When conservationists try to restore areas where non-native plants have taken over, they may have to help the native plants along. And they sometimes turn to native seeds to do the job. That’s why last month, the Irvine Ranch Conservancy created its first “native farm.”
At the edge of Irvine, neatly manicured neighborhoods give way to avocado groves and hilly open space. Tucked in between some of those groves is a stretch of freshly plowed dirt. Newly installed sprinklers gurgle around the edges.
Irvine Ranch Conservancy workers and volunteers have just finished planting seedlings that are no taller than your hand.
"This plot here is planted with coast goldenbush. That’s Isocoma menziesii. It’s a little shrub that occurs in coastal sage scrub and grassland habitats," says Irvine Ranch Conservancy ecologist Jutta Burger as she points out different plants lined in neat rows.
Burger is overseeing this project. It's eight acres now. Burger hopes to eventually expand it to 20 acres. She says the new native farm will provide seed for habitat restoration.
"Just removing weeds isn’t enough," says Burger. "If you remove a weed, another weed is just going to come in. So you need to plant seed."
Burger says they can get seeds now through a handful of commercial growers. But she says it’s tough to get the right species and it can be expensive. And the plants may not have been grown in the area, which means they might not adapt as well to growing here.
The conservancy already harvests native seeds in Orange County’s open space.
"But you can never count on how much you’re going to get," says Burger. "It might be a bad year. That plant might not set good seed. And you might need that seed in the fall. Second thing is, those plants are scattered across the reserve, so it’s an inefficient way of collecting seed.
"The third problem is that whenever you’re taking something out, you’re removing it from the system. So if you have a great patch of California poppy and you want to collect seed out of it – think of it, you’re harvesting a bunch of seed from it. You might be impacting that nice wildflower patch."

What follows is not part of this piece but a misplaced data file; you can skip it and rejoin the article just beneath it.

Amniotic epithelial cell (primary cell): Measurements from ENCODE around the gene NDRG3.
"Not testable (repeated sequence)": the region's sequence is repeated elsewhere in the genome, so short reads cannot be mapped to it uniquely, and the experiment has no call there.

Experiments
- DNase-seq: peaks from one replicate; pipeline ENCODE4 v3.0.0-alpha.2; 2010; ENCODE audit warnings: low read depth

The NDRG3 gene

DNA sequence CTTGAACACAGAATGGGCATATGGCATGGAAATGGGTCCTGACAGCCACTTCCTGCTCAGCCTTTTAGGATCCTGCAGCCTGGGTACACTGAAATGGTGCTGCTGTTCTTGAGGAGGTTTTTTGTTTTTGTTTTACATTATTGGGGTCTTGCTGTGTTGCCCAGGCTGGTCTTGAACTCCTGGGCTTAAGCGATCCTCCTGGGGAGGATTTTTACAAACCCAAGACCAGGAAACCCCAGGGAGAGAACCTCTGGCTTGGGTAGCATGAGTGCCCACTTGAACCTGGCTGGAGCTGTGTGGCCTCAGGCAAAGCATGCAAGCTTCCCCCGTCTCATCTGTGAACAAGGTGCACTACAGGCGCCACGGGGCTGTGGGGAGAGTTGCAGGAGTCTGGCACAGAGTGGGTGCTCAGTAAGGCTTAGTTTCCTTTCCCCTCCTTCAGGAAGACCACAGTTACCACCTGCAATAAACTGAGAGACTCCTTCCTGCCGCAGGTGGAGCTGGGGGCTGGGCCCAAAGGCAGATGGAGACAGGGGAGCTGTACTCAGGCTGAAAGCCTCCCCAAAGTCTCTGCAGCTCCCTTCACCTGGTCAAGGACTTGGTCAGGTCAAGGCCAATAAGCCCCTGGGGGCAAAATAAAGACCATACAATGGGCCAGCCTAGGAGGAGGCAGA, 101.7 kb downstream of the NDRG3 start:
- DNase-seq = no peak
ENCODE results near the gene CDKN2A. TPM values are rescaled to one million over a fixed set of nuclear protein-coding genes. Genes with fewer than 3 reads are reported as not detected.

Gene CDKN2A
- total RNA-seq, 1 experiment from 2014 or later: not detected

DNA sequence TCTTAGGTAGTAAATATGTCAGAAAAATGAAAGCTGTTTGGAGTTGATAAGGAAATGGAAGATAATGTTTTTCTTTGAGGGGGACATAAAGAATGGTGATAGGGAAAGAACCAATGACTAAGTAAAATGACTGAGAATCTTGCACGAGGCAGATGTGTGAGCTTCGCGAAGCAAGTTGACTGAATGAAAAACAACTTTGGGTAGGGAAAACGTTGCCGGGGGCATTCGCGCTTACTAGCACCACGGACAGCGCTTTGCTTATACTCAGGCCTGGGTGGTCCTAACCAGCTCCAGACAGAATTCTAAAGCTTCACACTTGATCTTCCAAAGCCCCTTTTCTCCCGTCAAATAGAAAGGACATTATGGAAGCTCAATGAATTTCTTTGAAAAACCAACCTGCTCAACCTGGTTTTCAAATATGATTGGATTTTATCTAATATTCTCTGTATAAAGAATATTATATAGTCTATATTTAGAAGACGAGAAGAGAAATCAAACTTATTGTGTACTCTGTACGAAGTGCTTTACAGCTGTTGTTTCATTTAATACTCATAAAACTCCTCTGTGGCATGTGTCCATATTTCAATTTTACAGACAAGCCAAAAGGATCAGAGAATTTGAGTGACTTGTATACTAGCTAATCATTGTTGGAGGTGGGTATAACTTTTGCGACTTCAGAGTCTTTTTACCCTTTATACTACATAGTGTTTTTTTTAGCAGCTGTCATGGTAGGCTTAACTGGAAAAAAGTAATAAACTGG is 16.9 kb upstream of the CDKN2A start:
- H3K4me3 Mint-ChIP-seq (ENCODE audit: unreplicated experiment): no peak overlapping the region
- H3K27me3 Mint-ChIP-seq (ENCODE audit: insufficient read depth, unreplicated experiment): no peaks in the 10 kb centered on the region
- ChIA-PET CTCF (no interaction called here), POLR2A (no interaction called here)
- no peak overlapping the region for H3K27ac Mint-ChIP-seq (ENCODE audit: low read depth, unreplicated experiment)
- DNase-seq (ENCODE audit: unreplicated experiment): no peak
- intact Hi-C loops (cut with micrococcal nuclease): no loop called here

Burger says a native plant garden is a more sustainable approach.
"If we really want to scale up our restoration, we’re going to need to secure a seed source and a good, local seed source," Burger says. "So it is a critical component to being able to scale up restoration."
They’re starting with blue wild rye, white sage, black sage and wildflowers like popcorn flower and the California poppy.
"This is another one of our plots that will be housing deerweed, but deerweed is a very tasty plant for a lot of wildlife," says Burger with a laugh, "so we had to put a fence around it."
It will cost about $100,000 to plant and take care of the natives over the first year. The conservancy will pay for it.
It’s cheaper than it could have been. A local grower let the conservancy use the land – burnt to a crisp a couple of years ago in the Santiago Fire. The Orange County Fire Authority did some of the heavy tractor work. And volunteers, like Laguna Beach landscape architect Tom Sabin, have helped with the layout and planting.
"It’s rewarding," says Sabin after spending a couple of hours planting seedlings. "It’s rewarding in a sense that you can come back in three or four years and really see the impact that you’ve made."
In the coming weeks, the Irvine Ranch Conservancy will finish up the first round of planting. Workers will hit the dirt again in January for round two. They hope to have their first batch of seeds by the end of the year.